March 16th 2007
Alan "Magoo" Priddle
While we are in recess we continue our series of special articles published in print before we went online to become magnetictimes.com. This one from 1998 is about another unusual Island character.
You might have seen Alan "Magoo" Priddle puttering about the island in an elderly Datsun 1000. He makes a curious, lepricornish sight. Getting on in years, he's a stalwart of the Picnic Bay Pub and stands out with his long flowing silver beard reminiscent of Father Time himself.
Many Islanders know Magoo - whose short sightedness and amusing mumbling, chuckling, voice make him a dead ringer for the cartoon character - as a pianist, house painter, artist-cum-signwriter, nudist and sailor. Well, at least one of the above! But who is this fellow who could be a walk-on hermit for Monty Python, or the character who is stranded in all those desert island cartoons?
Alan Priddle was born in 1938 in Melbourne. Alan's mum died when he was only twelve months old so he was raised as an only child mostly by step mothers and housekeepers. Alan's dad, also an Alan, was mostly away, painting branches of the National Bank across Victoria.
Alan was always late for school. Having ridden his bike 15 miles to choir practice each morning, he would miss maths - which remains still largely a mystery to him. Choir practice as a boy soprano at St Paul's Cathederal led to piano lessons under the choir and organ master Lance Hardy. He attended Caufield Grammar School until he was thirteen at which time he was able to switch to attend Melbourne Tech and study commercial art, learning lettering and other skills.
Unlike most knock-about teenagers of his day Alan was a passionate devotee of Chopin and Franz Liszt, having maintained his piano lessons at the conservatorium for many years.
In 1959 Alan's father died and left him some money. Alan's itchy feet needed little encouragement and he was soon on his way to Cairo then on the England where, like many talented Australians, including Rolf Harris, who Alan met at the time, he foundsome digs in Earl's Court. He picked up jobs which at one stage included packing bibles for the Methodist Mission.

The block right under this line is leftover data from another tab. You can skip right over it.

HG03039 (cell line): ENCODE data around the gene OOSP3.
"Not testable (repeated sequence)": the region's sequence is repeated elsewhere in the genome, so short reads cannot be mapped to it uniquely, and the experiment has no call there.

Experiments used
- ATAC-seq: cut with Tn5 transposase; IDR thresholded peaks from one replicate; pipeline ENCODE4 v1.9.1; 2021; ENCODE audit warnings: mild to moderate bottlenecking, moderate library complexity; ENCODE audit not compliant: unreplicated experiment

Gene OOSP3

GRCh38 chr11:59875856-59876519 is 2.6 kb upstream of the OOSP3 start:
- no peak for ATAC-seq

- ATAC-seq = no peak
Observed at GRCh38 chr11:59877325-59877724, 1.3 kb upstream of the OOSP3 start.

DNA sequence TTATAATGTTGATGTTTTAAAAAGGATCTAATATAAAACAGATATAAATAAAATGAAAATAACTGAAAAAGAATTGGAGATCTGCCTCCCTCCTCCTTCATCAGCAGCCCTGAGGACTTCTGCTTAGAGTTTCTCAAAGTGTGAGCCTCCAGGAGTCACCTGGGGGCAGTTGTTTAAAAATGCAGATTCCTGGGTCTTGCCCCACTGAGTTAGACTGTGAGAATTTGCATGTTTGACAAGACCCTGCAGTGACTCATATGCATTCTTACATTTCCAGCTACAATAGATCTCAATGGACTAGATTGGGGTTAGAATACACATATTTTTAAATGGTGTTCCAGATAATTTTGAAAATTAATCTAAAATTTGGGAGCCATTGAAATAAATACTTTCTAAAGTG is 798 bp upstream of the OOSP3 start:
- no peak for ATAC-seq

In an attempt to return to Australia Alan set out overland through many countries, which are today, just a tad too scary but, in the 1960s were still relatively accessible. Alan travelled over the Kyber Pass in Afganistan and eventually rolled into Singapore, penniless, on the back of a cordial truck. Fortunately he had an old pal who put him up until he was repatriated back to Darwin.
Alan soon found work at the Rum Jungle, uranium mine, where he worked to pay off his repatriation fare. He then took a big liking to Darwin and Northern Australia where he painted houses and murals.
Later, on a trip south, Alan stopped at Townsville and visited Magnetic Island to make a memorable contribution to the Island's waggish laid-back charater and identity. This was by painting first polka dot bikini onto the original bikini tree at the Arcadia Pub (now Magnums) . His murals are found across the Island including at the Picnic Bay Pub.
In 1974, however, Alan moved to Mt Tom Price in Western Australia where he worked as a maintenance painter and window glazer. Somehow he lasted ten years in that environment - where the daily temperature hung around 40 degrees C. The well-paid work enabled Alan to travel extensively. One destination being the US where he, "showed the patrons of the Lexington Hotel how Waltzing Matilda was really played." Beside his piano at his home in Picnic Bay, he lauches into a few vigorous bars of the famous song to make his point.
By 1983 Alan had returned to Maggie to sell some paintings and play piano at the Picnic Bay and Arcadia pubs. Picking up work where he could, he painted everything from roofs to coconuts, murals and canvases: all with a maritime theme.
Alan loves boats but it is doubtful if boats love Alan. He has sunk three since being on Magnetic.. One such episode saw Alan written up in the Picture Magazine with a headline which ran, "Hero Grundies save sailor's arse". You see Alan's other love is the all-over tan. An enthusiastic nudist, Alan loves nothing more than a bit of a nude sail with his paint, brushes and canvas plus a couple of snifters. On one such occasion he was well on his way to Cape Cleveland (About 16 Kms from Magnetic) when a 40 knot wind came out of nowhere and promptly sunk the boat. All he could salvage were his undieswhich happened to float by. The afternoon was already advanced and Alan, then aged 54, began a five two hour five mile swim. His only hope was to reach the shipping lane marker pylon. This he managed, but it was getting dark and Alan was by now half frozen in the July waters. By sheer good fortune the Arcadia barge was making a totally unscheduled trip and, in the fading light, Alan began to wave his undies frantically for help. The view from on board the barge must have been curious, a naked man clinging to an oyster encrusted shipping pylon, swinging everything he had to atract attention. We understand that it was Alan's jocks which caught the eye of his recuers who then came promptly to his aid.
Magoo, dressed for the occasion, reflects on his lucky rescue from the waters of Cleveland Bay (behind).
Alan certainly hasn't given up on sailing nor, it seems, nudity. He recounts another tale where some friends left him behind swimming at Rocky Bay. Inadvertently they took his clothes with them and when Alan emerged he had to find his way over the hill, crouching behind boulders as cars approached - his only garment now being a piece of low slung seaweed.
Life on the Island seems fairly idyllic for Magoo. He has his many mates, the piano is downstairs, the pub just down the road, the sun shines mostly and there is always the option of a quiet nude sail on the bay.
Story and photos: George Hirst
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